In two separate cases, McCarrell v. Hoffman-La Roche and Kendall v. Hoffman-La Roche, the New Jersey Appellate Division has reversed large damages decisions for plaintiffs suing over injuries sustained after taking Accutane, La Rocheâ€™s popular acne drug.
In both cases, the Appellate Division found that the respective trial courts erred by allowing plaintiffs to introduce evidence on the numerous incidents of Accutane complications while not allowing La Roche to introduce evidence about the large number of Accutane consumers nationally.
Also affected by the rulings is an important statute of limitations issue, specifically that the discovery rule can be properly invoked in Accutane cases. The discovery rule, when applied, means that the statute of limitations for a claim does not start to run until a plaintiff knew or should have known about the injury claimed to be suffered from. In Kendall, the court held that because the Accutane warning label drew much more attention to other types of side effects aside from the risks of colon injury, plaintiffs who had suffered colon injuries could properly claim that they were not on notice of the colon risks at the time they purchased Accutane.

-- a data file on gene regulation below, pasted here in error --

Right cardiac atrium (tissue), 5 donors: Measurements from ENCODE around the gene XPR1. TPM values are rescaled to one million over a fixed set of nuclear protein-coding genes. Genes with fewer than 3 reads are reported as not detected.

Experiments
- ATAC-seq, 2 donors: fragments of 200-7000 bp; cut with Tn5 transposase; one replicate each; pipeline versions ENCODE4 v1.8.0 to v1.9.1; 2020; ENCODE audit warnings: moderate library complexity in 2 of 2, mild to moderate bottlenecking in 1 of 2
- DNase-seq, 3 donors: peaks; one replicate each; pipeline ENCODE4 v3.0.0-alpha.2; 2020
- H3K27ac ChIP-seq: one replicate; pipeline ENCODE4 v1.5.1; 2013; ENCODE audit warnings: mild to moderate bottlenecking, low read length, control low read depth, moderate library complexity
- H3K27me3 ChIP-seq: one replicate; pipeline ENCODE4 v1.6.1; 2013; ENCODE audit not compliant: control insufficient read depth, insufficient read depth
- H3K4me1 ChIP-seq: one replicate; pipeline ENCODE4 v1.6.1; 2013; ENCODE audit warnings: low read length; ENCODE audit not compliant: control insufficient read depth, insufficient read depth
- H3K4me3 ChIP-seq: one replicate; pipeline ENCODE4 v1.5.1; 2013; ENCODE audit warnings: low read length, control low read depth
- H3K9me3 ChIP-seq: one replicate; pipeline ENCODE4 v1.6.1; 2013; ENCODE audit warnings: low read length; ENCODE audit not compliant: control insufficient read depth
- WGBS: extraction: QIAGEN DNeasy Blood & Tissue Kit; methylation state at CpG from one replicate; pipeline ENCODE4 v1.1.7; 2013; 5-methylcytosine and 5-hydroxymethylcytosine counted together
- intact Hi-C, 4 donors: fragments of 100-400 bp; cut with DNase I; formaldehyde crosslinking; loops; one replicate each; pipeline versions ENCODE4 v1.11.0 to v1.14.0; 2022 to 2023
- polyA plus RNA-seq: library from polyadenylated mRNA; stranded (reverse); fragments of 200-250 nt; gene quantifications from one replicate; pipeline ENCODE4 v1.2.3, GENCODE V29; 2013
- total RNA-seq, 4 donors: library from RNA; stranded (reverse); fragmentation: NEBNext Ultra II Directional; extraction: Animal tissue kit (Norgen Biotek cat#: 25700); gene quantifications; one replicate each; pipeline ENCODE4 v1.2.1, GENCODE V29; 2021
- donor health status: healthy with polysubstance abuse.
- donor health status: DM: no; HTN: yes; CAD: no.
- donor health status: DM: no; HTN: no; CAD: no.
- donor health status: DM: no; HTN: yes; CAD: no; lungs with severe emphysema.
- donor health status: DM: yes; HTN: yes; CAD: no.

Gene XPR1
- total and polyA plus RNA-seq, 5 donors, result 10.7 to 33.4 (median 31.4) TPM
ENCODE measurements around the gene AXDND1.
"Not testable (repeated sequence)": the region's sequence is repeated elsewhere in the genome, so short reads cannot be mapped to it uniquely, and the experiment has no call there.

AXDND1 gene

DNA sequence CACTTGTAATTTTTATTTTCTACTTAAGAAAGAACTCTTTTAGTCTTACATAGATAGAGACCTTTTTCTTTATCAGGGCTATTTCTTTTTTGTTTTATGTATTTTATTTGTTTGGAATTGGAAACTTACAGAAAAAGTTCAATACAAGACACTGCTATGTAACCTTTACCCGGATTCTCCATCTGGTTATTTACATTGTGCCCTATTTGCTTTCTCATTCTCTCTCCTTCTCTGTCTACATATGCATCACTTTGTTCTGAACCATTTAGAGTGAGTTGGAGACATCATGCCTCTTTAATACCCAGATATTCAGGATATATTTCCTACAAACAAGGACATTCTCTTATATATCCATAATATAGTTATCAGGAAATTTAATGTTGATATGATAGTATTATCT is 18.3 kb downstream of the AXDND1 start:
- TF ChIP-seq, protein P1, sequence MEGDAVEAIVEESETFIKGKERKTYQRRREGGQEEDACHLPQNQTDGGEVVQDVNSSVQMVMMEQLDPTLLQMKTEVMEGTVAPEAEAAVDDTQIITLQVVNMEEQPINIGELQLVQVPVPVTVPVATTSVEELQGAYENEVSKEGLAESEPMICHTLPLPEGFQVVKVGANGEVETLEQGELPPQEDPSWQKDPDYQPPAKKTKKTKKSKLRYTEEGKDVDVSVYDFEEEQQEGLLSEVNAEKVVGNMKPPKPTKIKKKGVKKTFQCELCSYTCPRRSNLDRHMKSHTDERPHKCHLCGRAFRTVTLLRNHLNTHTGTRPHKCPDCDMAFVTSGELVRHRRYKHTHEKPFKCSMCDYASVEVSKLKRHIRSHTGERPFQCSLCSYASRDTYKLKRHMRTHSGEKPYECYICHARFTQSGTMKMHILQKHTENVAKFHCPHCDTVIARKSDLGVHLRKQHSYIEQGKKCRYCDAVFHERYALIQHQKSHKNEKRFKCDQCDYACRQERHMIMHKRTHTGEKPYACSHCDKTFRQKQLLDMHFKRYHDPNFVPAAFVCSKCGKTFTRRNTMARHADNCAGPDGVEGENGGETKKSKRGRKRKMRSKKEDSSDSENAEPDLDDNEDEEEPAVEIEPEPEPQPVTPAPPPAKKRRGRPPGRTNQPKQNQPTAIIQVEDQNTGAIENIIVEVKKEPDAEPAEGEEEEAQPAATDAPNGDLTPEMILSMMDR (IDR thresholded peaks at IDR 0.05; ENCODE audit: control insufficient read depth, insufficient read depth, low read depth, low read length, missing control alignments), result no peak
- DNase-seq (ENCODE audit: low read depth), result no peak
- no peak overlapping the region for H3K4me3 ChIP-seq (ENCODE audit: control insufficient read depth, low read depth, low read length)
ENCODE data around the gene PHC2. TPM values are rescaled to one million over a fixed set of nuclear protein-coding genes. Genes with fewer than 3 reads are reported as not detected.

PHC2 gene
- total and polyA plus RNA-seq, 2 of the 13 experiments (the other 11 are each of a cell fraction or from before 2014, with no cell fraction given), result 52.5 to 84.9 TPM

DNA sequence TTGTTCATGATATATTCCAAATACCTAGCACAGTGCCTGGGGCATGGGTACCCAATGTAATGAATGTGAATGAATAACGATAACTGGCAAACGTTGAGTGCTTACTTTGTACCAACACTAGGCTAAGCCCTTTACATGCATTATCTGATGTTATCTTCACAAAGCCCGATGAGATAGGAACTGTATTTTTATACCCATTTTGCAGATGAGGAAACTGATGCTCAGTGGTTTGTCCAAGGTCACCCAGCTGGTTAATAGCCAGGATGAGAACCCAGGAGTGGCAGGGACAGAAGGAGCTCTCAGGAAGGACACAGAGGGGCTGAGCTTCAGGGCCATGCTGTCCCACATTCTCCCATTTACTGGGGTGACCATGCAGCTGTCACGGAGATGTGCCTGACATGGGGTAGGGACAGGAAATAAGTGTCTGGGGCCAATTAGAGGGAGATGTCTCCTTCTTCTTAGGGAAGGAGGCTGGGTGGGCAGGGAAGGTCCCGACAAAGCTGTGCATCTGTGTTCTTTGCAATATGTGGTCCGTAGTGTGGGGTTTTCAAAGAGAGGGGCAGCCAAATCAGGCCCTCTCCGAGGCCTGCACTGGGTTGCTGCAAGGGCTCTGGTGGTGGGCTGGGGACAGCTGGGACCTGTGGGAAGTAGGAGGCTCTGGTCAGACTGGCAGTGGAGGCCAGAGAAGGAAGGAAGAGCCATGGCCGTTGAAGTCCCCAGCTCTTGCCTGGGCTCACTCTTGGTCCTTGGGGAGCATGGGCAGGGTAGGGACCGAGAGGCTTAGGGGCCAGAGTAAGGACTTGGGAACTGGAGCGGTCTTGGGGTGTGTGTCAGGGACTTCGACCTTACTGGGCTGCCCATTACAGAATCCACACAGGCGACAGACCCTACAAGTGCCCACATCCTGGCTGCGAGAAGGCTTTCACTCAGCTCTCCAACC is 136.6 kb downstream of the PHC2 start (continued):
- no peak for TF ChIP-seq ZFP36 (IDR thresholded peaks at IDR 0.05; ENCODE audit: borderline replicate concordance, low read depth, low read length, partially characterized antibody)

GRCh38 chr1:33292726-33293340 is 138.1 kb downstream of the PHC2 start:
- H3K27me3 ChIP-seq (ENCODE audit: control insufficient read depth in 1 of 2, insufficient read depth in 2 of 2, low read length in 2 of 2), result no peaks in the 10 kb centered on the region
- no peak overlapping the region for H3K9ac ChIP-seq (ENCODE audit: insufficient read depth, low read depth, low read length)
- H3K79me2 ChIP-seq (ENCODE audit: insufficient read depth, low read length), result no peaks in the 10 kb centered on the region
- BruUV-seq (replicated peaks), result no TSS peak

This ruling may be in line for revision by the New Jersey Supreme Court in the future, however, as some have agued that it penalizes pharmaceutical companies for properly drawing attention to more probable or dangerous side effects that a drug may have.